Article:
Gloria Swanson in Queen Kelly (1932)



(director/writer: Stephen Fry; screenwriter: based on the novel ”Vile Bodies” by Evelyn Waugh; cinematographer: Henry Braham; editor: Alex Mackie; music: Anne Dudley; cast: Stephen Campbell Moore (Adam Symes), Emily Mortimer (Nina Blount), Fenella Woolgar (Agatha Runcible), James McAvoy (Simon Balcairn), Michael Sheen (Miles), David Tennant (Ginger), Guy Henry (Archie), Dan Aykroyd (Lord Monomark), Jim Broadbent (Drunken Major), Simon Callow (King of Anatolia), Jim Carter (Chief Customs Officer), Stockard Channing (Mrs. Melrose Ape), Richard E. Grant (Father Rothschild), Julia McKenzie (Lottie Crump), Sir John Mills (Gentleman), Peter O’Toole (Colonel Blount); Runtime: 105; MPAA Rating: R; producers: Gina Carter/Miranda Davis; Warner Home Video; 2003)

“The wit never comes through the art deco settings.”

Reviewed by Dennis Schwartz

British writer/actor Stephen Fry makes his feature-film debut with this sophisticated period comedy adapted from Evelyn Waugh’s moralistic and very amusing 1930 novel Vile Bodies. It’s set in London during the Jazz Age of the ’30s, as it follows the posh hedonistic high society party animals who aimlessly live for fashion, gossip, drugs, sex and the next party. This kind of material should be right up Fry’s alley, but he keeps it terribly droll and leaden–the wit never comes through the art deco settings. The result is a bloody awful narrative about superficial characters not worth caring about.

A marvelous rave in the opening scene sets the stage for what Fry was trying to accomplish: linking the past revelers with today’s. The tale centers on aspiring writer Adam Symes (Stephen Campbell Moore, stage actor), who has returned from France after writing his great novel Bright Young Things about the dissolute youth of his era but finds the book has been confiscated by prudish British customs authorities. Adam’s publisher, the full of himself Canadian newspaper magnate Lord Monomark (Dan Aykroyd), who commissioned the novel, demands that the advance be returned and refuses to pay for the novel unless the young lad rewrites it. The writer is the least flighty of his idle peers as he at least is serious about doing something, which sets him apart from the others. But he’s left with no money as his dream of living off his writing success has been put aside temporarily, and he now desperately tries to tackle his other major problem–to get enough bread together to marry his rich and beautiful bored flapper sweetie pie Nina Blount (Emily Mortimer). She breaks off any marriage plans unless he comes up with some adequate coin for her to live rich. Adam risks his last £1,000 on a horse tip given to him by a drunken major (Jim Broadbent) he meets in a dive boarding house and when that fails the lad tries to get a loan from Nina’s reclusive, eccentric father (Peter O’Toole), who gives him a check signed Charlie Chaplin.

The centerpiece scene is a glittering ball thrown by an empty-headed cocaine sniffing society woman, who as amusement for her fast crowd has the American evangelist Mrs. Melrose Ape (Stockard Channing) preach while her angel chorus sings spirituals. Ape goes ape when she observes the debauchery taking place right in front of her and gives a ‘hell and fire’ sermon on sin. There’s a shot of an elderly distinguished party goer (Sir John Mills) snorting cocaine through a straw and of Lord Simon Balcairn (James McAvoy), who has betrayed his own kind by becoming the gossip columnist Mr. Chatterbox for Lord Monomark’s Daily-Express, sneaking in with a bearded disguise to write a snippy piece about the affair. The insecure lad gets detected by the party guests and fired by the paper, and chooses suicide. The paper then secretly hires Adam to be the new gossip columnist, promising to promote his novel if it’s ever recovered from customs. He’s helped with the column by Nina, who makes up stories for him that are filled with wild and obsessive behavior of the society celebs and report on new trends such as society folks starting to wear green derbys.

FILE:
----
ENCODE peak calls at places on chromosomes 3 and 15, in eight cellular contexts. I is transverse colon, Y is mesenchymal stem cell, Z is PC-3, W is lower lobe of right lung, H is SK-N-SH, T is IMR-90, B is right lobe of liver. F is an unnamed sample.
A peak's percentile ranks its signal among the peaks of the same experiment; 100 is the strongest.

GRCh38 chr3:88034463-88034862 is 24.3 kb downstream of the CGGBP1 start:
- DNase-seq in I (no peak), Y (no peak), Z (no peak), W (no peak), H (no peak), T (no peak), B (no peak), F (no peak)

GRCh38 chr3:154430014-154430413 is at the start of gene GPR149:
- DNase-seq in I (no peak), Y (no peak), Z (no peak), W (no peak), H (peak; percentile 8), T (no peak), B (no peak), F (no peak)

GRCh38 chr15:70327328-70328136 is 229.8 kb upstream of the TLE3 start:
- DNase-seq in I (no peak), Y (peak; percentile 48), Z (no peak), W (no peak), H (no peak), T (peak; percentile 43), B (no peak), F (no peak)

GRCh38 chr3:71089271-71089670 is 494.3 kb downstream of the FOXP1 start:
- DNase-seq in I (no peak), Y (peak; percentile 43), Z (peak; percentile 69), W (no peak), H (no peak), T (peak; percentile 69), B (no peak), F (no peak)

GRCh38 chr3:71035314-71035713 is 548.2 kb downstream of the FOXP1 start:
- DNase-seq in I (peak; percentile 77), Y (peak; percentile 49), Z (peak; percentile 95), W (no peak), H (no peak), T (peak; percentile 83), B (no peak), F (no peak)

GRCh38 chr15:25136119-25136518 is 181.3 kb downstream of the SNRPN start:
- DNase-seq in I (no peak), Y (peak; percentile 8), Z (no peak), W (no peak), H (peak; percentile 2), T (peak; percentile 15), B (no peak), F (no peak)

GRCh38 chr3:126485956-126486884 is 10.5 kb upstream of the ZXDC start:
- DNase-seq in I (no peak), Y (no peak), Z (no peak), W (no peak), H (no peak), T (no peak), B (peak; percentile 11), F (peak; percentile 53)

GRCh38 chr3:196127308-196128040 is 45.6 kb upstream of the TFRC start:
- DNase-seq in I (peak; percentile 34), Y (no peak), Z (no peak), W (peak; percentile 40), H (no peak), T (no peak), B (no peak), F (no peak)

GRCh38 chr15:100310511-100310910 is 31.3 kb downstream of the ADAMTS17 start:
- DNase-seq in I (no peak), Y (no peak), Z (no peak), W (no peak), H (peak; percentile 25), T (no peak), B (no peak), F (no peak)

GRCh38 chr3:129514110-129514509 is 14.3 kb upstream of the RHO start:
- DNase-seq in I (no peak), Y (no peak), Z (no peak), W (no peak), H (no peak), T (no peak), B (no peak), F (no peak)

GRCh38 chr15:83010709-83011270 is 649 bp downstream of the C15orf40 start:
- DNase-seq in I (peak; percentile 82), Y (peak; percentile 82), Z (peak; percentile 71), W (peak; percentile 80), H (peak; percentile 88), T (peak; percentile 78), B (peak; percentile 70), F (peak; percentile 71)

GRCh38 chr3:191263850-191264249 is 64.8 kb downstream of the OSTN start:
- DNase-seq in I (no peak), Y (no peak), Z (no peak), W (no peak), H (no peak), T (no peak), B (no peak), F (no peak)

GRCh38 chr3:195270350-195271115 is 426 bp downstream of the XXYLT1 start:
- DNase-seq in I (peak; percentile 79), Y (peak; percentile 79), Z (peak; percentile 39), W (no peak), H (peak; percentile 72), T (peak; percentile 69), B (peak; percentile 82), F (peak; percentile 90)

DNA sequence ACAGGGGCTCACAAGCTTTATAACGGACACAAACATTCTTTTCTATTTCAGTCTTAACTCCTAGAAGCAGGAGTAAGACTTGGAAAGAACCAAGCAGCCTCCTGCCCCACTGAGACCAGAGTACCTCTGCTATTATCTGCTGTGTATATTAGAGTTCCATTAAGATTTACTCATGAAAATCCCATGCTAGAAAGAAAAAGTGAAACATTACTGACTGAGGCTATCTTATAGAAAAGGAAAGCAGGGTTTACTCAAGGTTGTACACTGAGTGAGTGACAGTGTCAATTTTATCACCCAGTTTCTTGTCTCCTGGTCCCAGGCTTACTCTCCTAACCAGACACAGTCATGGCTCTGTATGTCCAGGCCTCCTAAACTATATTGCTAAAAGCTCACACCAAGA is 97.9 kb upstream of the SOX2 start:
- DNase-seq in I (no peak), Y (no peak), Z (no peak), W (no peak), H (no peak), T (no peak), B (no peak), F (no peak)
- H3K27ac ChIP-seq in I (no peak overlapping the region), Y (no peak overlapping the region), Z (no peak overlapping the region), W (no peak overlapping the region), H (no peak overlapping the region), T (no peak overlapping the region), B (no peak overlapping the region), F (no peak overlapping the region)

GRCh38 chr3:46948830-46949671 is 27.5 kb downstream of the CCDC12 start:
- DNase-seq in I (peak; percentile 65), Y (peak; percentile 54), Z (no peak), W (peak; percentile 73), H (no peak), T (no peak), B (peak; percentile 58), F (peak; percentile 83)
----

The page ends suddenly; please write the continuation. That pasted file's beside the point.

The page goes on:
Adam’s absurd childhood friend Ginger (David Tennant), who is now extremely wealthy, becomes engaged to Nina. Then World War II takes place and the grim events change things for everybody. Adam will return from the war prepared to accept being middle-class and working for a living, as the film ends on a so-called happy note.

Other members of the party set of note include the wacky Agatha (Fenella Woolgar), choosing to dress mannish in Dietrich-esque pantsuits; the flamboyant Miles (Michael Sheen) and Richard E. Grant popping up in clerical drag as the prissy Father Rothschild.

Though capturing the look and vacuous characters of the period, the film sweats too hard to try and be sophisticated funny and its more serious scenes are too flat to have conviction. Too many of the characters were just plain drags, as their antics seemed innocuous and hardly worth the fuss that filmmaker gave to such an unappealing group. This is clearly a case of the book being much better than the movie.

James McAvoy, Simon McBurney, Emily Mortimer, Michael Sheen, and Stephen Campbell Moore in Bright Young Things (2003)